The Department of Defense (DoD) has spent more than $17 million on fuel at Scotland’s Glasgow Prestwick Airport since US president Donald Trump’s election, according to federal spending data. That’s a 100% increase from what the DoD spent at Prestwick before Trump’s election, the records show, and about $6 million more than the House Oversight and Reform Committee is now reportedly investigating as a conflict of interest and possible Constitutional violation.
The potential for corruption isn’t hard to spot: The airport is a small but essential transportation center for anyone looking to spend some leisure time at the nearby Trump Turnberry golf resort, which Trump owns. And before Trump took office, the airport struggled financially.
Trump, who broke with tradition and refused to divest from his businesses when he took office, is more conflicted than any other president in US history, government watchdog groups say. During his first two years in office alone, the president has amassed more than 2,300 known conflicts of interest, according to Citizens for Responsibility and Ethics in Washington (CREW), a DC-based nonprofit. The DoD payments to Prestwick appear to be just the latest example.
The Prestwick airport received $0 in payments from DoD between 2008 and 2017. In 2018, however, DoD payments suddenly spiked to $6.5 million, spread out over 359 contracts. So far in 2019, DoD has made 555 payments to Prestwick for more than $10 million—a grand total of $17.2 million.
The Federal Procurement Data System shows that the DOD and Prestwick signed a $5 million agreement for fuel in June 2016, but no payments were made at that time.
“The airport closest to the Trump Turnberry golf course—Glasgow Prestwick Airport has been viewed as integral to the golf course’s financial success, yet it too has lost millions of dollars every year since its purchase by the Scottish government in 2013,” Democratic representatives Elijah Cummings and Jamie Raskin wrote in a June 21 letter to secretary of defense Patrick Shanahan. “Given the president’s continued financial stake in his Scotland golf courses, these reports raise questions.”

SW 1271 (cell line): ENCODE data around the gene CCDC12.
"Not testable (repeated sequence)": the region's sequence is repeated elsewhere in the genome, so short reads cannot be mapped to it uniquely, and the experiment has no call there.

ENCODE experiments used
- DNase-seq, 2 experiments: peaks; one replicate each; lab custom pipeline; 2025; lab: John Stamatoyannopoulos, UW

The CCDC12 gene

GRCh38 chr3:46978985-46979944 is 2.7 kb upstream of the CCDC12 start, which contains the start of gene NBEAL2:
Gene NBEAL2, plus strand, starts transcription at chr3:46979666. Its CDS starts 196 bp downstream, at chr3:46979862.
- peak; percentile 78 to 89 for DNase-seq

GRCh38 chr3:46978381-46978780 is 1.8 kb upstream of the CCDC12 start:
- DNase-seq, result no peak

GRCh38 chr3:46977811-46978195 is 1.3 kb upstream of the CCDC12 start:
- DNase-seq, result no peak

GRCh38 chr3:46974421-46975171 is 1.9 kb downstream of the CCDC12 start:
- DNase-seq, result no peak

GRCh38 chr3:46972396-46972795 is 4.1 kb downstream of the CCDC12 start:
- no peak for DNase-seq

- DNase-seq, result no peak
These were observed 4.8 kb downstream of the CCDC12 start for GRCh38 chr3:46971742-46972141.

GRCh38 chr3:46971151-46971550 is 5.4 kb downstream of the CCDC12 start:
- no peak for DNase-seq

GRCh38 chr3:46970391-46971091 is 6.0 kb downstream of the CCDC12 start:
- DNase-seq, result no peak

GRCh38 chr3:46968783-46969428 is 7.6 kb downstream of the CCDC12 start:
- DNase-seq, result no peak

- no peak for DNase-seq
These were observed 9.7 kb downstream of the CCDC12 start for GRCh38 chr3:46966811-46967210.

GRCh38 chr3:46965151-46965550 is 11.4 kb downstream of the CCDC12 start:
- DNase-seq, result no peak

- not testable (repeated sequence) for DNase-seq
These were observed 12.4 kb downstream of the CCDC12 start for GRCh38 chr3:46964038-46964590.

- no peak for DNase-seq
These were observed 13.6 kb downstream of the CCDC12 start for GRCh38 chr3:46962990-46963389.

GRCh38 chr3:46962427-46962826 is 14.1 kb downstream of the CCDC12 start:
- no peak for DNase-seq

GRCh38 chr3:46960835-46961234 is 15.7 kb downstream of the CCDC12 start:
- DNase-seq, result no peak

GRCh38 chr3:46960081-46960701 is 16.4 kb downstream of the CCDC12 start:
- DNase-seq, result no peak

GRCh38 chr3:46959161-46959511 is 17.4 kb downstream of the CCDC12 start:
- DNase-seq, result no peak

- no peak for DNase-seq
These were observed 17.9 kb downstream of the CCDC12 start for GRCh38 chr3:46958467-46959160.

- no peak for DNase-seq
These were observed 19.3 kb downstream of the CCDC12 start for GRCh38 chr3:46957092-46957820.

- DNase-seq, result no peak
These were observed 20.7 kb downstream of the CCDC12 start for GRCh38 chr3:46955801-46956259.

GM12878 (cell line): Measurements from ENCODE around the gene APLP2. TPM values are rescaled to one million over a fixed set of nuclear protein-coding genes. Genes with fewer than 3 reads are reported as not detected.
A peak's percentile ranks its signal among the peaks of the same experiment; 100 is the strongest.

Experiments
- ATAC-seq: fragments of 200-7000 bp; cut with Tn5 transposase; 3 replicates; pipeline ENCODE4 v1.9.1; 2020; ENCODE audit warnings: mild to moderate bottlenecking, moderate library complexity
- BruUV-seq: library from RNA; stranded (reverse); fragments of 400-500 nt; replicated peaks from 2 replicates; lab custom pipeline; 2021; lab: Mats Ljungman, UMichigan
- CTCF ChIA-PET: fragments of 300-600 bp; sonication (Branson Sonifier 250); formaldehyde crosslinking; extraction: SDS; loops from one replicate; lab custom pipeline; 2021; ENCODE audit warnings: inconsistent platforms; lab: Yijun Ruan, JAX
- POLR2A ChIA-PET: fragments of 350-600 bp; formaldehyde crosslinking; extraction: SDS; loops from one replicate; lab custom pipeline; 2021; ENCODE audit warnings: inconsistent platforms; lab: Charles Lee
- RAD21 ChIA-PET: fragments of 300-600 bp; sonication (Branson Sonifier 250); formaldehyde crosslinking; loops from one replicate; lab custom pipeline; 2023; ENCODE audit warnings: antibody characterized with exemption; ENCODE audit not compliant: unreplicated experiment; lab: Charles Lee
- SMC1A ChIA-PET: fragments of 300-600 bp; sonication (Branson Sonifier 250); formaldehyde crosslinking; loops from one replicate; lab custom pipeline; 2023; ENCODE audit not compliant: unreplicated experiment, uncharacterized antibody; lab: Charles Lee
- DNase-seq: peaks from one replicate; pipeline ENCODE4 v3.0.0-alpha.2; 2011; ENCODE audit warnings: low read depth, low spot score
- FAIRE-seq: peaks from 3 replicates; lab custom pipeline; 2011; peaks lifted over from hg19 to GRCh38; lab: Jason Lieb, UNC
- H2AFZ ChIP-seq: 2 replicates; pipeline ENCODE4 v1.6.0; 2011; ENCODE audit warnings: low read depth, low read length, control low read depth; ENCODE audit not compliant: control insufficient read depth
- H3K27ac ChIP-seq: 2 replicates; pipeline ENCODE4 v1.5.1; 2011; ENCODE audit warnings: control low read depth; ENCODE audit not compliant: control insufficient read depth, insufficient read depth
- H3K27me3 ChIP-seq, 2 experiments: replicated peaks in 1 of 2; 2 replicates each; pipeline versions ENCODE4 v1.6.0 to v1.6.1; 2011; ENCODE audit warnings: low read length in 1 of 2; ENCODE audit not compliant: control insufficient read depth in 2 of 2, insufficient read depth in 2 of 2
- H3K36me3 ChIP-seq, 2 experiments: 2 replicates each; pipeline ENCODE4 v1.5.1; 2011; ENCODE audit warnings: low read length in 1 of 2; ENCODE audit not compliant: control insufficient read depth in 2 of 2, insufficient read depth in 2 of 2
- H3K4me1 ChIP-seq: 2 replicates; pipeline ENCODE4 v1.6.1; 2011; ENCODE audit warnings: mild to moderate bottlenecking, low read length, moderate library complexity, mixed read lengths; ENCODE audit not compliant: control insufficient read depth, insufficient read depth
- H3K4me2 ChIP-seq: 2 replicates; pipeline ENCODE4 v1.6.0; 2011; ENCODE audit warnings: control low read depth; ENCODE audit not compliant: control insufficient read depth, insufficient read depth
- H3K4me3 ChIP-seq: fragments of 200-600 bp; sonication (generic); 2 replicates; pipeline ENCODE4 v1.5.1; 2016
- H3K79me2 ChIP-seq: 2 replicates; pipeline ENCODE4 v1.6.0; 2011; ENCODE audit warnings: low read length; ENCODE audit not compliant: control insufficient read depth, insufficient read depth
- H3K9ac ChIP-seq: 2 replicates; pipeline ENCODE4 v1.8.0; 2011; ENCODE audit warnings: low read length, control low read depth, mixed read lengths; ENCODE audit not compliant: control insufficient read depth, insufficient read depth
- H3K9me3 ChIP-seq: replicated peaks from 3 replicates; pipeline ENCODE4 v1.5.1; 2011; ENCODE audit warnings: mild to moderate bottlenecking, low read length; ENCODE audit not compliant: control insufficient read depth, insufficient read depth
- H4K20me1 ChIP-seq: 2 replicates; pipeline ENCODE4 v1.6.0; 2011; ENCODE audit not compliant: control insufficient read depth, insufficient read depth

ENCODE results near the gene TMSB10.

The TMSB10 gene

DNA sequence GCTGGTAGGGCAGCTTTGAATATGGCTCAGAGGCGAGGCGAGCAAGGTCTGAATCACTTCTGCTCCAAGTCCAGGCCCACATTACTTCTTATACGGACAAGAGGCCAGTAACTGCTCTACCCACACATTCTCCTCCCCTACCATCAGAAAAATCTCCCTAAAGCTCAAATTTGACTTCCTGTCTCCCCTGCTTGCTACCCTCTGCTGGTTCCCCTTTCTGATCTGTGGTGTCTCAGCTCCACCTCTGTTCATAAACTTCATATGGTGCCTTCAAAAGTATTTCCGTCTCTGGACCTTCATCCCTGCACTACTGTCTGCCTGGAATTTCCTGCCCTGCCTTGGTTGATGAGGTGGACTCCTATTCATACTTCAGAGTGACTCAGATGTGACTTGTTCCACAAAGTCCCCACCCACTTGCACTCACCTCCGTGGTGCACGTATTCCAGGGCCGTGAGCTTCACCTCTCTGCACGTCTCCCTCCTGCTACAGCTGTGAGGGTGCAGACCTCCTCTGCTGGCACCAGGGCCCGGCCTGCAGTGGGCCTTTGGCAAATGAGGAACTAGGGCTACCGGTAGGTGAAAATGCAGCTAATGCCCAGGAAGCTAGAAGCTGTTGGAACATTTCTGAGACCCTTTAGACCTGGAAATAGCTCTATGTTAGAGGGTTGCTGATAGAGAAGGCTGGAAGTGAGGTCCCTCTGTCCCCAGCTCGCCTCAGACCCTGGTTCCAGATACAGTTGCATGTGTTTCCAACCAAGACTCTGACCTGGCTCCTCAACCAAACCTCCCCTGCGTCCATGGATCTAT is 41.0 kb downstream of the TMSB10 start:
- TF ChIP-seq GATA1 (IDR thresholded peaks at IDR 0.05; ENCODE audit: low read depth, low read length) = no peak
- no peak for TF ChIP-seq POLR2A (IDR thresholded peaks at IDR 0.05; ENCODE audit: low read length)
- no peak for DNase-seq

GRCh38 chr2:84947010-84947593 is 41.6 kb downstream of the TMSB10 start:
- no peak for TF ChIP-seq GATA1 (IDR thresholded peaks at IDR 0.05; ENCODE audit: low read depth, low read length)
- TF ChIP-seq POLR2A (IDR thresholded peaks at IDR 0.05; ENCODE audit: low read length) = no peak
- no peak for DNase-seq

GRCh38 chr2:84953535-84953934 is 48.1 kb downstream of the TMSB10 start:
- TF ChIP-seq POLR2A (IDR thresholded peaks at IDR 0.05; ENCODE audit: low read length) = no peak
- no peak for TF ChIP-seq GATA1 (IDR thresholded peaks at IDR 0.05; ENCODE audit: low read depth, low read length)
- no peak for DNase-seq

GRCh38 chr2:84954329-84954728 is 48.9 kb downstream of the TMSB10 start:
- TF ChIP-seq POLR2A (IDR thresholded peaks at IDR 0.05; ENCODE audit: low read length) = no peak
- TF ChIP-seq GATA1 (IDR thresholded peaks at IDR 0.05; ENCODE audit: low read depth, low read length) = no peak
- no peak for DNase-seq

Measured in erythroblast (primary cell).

Cummings’ office did not reply to an email seeking comment. Trump, for his part, vehemently denied any involvement or wrongdoing.
Details of the arrangement were first revealed by Politico, which noted that the military pays more for fuel at commercial airports than military ones.
A symbiotic relationship
Trump may not “own” Prestwick, but saying he has “nothing to do with” it is untrue. Turnberry and Prestwick formed a partnership in 2014, after which Trump promised to make Prestwick “really successful.”
“We are going to have planes coming in from New York and all over, very high-level planes like Gulfstreams and Bombardiers,” Trump announced at a November 2014 press conference held at the airport.
The House committee launched its inquiry earlier this year after learning that a US Air Force C-17 crew en route to Kuwait from Alaska had been ordered to land at Prestwick to refuel. Normally, C-17s refuel at US air bases in Germany, Italy, or the Azores. Military air crews were allegedly offered free rounds of golf and discounted rooms at Turnberry, an arrangement the Air Force is also now investigating. One crew member, apparently confused about the set up, reportedly texted an acquaintance, saying their daily per diem didn’t cover food and drinks at the Trump resort.
In a statement released Sunday, the Air Force said the service branch doesn’t believe the stays violated government regulations, but is looking into the situation anyway.
“Even when USAF aircrews follow all directives and guidance, we must still be considerate of perceptions of not being good stewards of taxpayer funds that might be created through the appearance of aircrew staying at such locations,” the statement read.
That sweet military money
Trump’s Turnberry resort lost $4.5 million in 2017, the president’s first year in office. Revenue at the club increased by $3 million in 2018, raising the possibility that “the military has helped keep Trump’s Turnberry resort afloat,” reported Politico.
According to Prestwick’s 2016-17 annual report and financial statement, the company “increased military aircraft handling by 37%” between 2013 and 2017. “The company is specifically targeting new military business as a key component of its future development activities,” it says.
The Prestwick filing reveals the facility received its first US military contract in October 2016, the month before Trump was elected. And while operating costs rose accordingly, they were “more than offset by the revenue generated from the [fuel] sales,” it says.
The news that Trump may be profiting personally from taxpayer-funded US military maneuvers follows news that vice president Mike Pence spent two nights at Trump’s Doonbeg golf resort during a recent state visit to Ireland—something the House Oversight Committee is now looking into as well.
Trump again denied having “anything to do with” the vice president’s decision to overnight at his hotel.
The White House did not immediately respond to a request for comment.